Episodes

  • Predictable Patterns in Earthquake Activity

    · Science in Action

    Natural variations in the length of the day may influence the likelihood of strong earthquakes happening. The speed of the Earth's rotation can be changed by events in the core, or changes in ocean currents, so that the day grows or shrinks by just a thousandth of a second. But geologists have seen that years with longer days can also have several more strong earthquakes, and we're entering such a phase just now. One explanation they propose is that stress changes due to the speed variations might be enough to push vulnerable faults beyond their limit.Unlocking The Secrets of Okinawa PotteryOkinawa in Japan is famous for its unique, colourful pottery. The secret recipes for the clay, glazes and colours have never been written down. Instead they were passed on by word of mouth from Master to student. Much of the knowledge of the old craft was lost when Okinawa was heavily bombarded during World War 2. Now scientists at the Okinawa Institute of Science and Technology Graduate University (OIST) have teamed up with Kitagama, a pottery collective, to investigate traditional Okinawa pieces using high tech X rays and electron microscopes to always the precise composition of the clay mixes and glazes.Gene drives and ConservationGene drives change the rules of normal inheritance. They greatly increase the odds of genes being passed to the next generation. They can be naturally occurring, but the phenomenon can be modified and utilized in the laboratory. It’s a complicated process, but by combining it with the precise gene editing tool CrispR, the suggestion is that gene drives can be used to introduce things like infertility into invasive species, which rapidly gets passed on to future generations of pests like rats or disease-carrying mosquitoes, to try and control them. But new thinking on the process urges extreme caution.Artificial Poo Roland Pease rolls his sleeves up and delves into the world of fake faeces. This is all part of a project to try and help reduce the 750,000 child deaths from poor sanitation. Picture: An Iranian man looks through the damaged stairwell of a building in the town of Sarpol-e Zahab in Iran, following a 7.3-magnitude earthquake on 14th November 2017, Credit: Atta Kenare/AFP/Getty ImagesPresenter: Roland PeaseProducer: Fiona Roberts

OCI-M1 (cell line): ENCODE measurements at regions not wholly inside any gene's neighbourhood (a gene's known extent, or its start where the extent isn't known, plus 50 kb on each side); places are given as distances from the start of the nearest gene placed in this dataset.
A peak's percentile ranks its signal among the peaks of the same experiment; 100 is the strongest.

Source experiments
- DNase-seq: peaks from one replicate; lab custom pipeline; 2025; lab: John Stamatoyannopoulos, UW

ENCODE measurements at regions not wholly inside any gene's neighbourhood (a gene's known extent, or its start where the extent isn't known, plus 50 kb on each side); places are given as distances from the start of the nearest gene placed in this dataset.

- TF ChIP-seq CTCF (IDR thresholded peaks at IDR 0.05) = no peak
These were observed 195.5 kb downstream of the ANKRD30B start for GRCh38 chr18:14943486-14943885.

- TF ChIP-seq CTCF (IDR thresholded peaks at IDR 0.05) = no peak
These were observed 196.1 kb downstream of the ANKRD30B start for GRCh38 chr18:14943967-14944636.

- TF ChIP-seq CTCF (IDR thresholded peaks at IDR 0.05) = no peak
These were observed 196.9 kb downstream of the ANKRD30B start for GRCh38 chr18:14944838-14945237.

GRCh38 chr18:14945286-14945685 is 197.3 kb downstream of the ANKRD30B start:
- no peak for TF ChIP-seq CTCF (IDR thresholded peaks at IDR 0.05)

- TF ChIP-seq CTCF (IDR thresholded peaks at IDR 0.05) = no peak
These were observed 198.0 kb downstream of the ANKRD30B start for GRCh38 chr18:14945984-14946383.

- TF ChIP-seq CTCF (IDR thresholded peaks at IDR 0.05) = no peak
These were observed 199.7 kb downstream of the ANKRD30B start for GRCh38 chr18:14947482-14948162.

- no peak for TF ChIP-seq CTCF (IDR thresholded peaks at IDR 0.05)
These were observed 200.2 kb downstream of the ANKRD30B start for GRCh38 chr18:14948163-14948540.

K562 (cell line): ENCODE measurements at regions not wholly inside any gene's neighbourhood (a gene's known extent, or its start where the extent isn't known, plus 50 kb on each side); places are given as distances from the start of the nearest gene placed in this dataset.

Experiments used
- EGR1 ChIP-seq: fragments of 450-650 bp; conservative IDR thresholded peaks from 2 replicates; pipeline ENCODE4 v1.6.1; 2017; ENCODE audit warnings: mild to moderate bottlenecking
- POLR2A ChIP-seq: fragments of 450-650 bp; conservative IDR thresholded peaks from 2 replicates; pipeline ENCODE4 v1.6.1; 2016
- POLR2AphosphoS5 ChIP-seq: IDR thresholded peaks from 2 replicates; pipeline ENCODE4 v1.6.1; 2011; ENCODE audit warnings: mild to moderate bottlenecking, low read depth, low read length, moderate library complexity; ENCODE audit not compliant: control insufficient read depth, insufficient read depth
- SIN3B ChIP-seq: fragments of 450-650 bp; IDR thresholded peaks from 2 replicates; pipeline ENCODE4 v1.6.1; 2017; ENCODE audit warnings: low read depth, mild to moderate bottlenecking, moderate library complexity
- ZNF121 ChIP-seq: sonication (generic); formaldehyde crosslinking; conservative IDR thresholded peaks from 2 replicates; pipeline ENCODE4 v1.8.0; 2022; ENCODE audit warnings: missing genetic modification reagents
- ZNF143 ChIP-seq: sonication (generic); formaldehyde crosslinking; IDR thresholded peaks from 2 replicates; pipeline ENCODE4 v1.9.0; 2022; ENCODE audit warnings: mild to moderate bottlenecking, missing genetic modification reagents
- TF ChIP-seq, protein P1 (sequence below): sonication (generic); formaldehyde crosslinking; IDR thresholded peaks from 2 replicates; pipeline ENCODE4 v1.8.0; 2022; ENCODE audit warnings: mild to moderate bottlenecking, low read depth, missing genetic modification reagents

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  • Science on Trial

    · Science in Action

    What is the danger to scientific discourse when scientists sue other scientists? News that a scientist in the US is suing a fellow scientist, and the National Academy of Sciences, for libel, is worrying the science publishing community. Will litigation spoil the usual, fair and open exchanges that drive scientific progress?Transgenic Skin TransplantClinicians have created transgenic stem cells to produce replacement skin for a child with a devastatingly debilitating skin disease. The team grew enough skin to transplant 80% of the child’s body with the genetically ‘fixed’ skin. Karlie NoonAs part of this week’s BBC 100 Women season, shining a spotlight on inspiring women in science, indigenous Australian astronomer Karlie Noon tells us about the Aboriginal astronomy knowledge she has been collecting. And her journey as an indigenous woman in physics.Analysing the York Gospels A medieval illuminated manuscript, over one-thousand years old, is still in used in religious ceremonies in the UK today. Like many illuminated manuscripts, the York Gospels is exquisitely decorated and bound, providing important historical and artistic value. But new bio-archaeological analysis has shone light on the biological value of the book. The team have revealed which animal skins went to make the parchment and other fascinating discoveries about the biology contained beneath its covers.(Photo: A statue of the scales of justice. Credit: Dan Kitwood/Getty Images)Presenter: Roland PeaseProducer: Fiona Roberts

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  • Hidden Secrets of the Great Pyramid

    · Science in Action

    A hidden void has been uncovered under the Great Pyramid in Giza. Using a new technique using muons which are a by-product of cosmic rays from the Universe. Explorers have visualized what they think could be a large void at least 30 metres long above the Great Gallery in the 4500 year old Pharaoh Khufu’s Pyramid.Atlas of the Underworld When the Earth’s crust slides under the surface at subduction zones, you might expect that the rock melts and gets amalgamated into the Earth’s Mantle. They do – eventually - but over millions and millions of years. This means that ocean-bed rock and continental rock, from as far back as 300 million years ago, exist as lost continents and islands in the inner Earth. New work using earthquake waves has located almost 100 such structures.Pharaoh’s Serpent Some of you may remember an indoor firework trick called the ‘Pharaoh’s Serpent’. You lit an ‘egg’ with a match, stood back and watched while a snake-like substance instantly grew out of the egg, meanwhile the room was engulfed in clouds of sulphurous smoke. It’s a party trick displaying the wonder of chemistry’, that’s been around since Victorian times and videos of the remarkable reaction are having a resurgence on the internet….but what’s it all about and why are chemists now, so interested in the party trick? Chemists re-examining the chemistry of the Serpent think it may have some more practical applications in superconductors.Picture: Pyramids of Giza, Credit: stevenallan/Getty ImagesPresenter: Roland PeaseProducer: Fiona Roberts